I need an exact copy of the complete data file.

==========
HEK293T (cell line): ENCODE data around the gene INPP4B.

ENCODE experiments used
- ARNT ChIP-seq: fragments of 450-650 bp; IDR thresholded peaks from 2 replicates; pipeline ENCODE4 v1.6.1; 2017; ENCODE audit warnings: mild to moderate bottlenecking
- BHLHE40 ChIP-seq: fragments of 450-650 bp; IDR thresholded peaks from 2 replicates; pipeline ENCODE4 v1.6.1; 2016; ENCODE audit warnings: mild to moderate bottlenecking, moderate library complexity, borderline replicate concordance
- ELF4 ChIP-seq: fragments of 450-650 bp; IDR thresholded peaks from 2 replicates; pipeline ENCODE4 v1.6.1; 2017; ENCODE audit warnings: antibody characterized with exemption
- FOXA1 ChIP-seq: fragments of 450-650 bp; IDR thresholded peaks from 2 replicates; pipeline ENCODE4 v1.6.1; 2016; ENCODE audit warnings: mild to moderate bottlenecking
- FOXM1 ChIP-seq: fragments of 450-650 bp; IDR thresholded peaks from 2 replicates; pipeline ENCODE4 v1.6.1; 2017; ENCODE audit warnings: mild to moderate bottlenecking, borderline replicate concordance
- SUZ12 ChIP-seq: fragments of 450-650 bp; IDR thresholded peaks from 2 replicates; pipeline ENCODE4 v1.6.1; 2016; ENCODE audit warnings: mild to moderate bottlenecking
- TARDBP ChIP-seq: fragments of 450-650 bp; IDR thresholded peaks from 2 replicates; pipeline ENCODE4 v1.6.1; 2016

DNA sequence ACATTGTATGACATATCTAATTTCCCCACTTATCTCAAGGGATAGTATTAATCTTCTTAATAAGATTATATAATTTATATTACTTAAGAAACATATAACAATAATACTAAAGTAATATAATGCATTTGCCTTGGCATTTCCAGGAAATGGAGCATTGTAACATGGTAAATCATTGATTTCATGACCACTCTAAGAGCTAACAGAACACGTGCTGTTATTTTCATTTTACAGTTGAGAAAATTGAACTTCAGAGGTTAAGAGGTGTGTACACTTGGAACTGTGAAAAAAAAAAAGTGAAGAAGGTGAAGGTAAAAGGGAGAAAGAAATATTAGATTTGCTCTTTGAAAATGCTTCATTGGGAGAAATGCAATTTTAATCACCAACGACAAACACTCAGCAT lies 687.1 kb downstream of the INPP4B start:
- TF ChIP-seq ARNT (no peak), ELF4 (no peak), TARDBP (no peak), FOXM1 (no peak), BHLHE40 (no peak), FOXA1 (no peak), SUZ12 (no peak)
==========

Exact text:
HEK293T (cell line): ENCODE data around the gene INPP4B.

ENCODE experiments used
- ARNT ChIP-seq: fragments of 450-650 bp; IDR thresholded peaks from 2 replicates; pipeline ENCODE4 v1.6.1; 2017; ENCODE audit warnings: mild to moderate bottlenecking
- BHLHE40 ChIP-seq: fragments of 450-650 bp; IDR thresholded peaks from 2 replicates; pipeline ENCODE4 v1.6.1; 2016; ENCODE audit warnings: mild to moderate bottlenecking, moderate library complexity, borderline replicate concordance
- ELF4 ChIP-seq: fragments of 450-650 bp; IDR thresholded peaks from 2 replicates; pipeline ENCODE4 v1.6.1; 2017; ENCODE audit warnings: antibody characterized with exemption
- FOXA1 ChIP-seq: fragments of 450-650 bp; IDR thresholded peaks from 2 replicates; pipeline ENCODE4 v1.6.1; 2016; ENCODE audit warnings: mild to moderate bottlenecking
- FOXM1 ChIP-seq: fragments of 450-650 bp; IDR thresholded peaks from 2 replicates; pipeline ENCODE4 v1.6.1; 2017; ENCODE audit warnings: mild to moderate bottlenecking, borderline replicate concordance
- SUZ12 ChIP-seq: fragments of 450-650 bp; IDR thresholded peaks from 2 replicates; pipeline ENCODE4 v1.6.1; 2016; ENCODE audit warnings: mild to moderate bottlenecking
- TARDBP ChIP-seq: fragments of 450-650 bp; IDR thresholded peaks from 2 replicates; pipeline ENCODE4 v1.6.1; 2016

DNA sequence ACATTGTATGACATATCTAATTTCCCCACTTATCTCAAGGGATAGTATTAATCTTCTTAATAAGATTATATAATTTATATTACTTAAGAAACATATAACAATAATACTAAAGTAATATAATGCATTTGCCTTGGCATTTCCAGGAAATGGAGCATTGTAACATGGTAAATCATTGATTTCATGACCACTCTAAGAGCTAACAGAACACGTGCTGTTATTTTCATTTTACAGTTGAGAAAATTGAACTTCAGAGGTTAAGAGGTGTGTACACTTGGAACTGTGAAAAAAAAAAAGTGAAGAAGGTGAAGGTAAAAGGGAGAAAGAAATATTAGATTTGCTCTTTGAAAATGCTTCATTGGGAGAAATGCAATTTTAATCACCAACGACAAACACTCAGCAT lies 687.1 kb downstream of the INPP4B start:
- TF ChIP-seq ARNT (no peak), ELF4 (no peak), TARDBP (no peak), FOXM1 (no peak), BHLHE40 (no peak), FOXA1 (no peak), SUZ12 (no peak)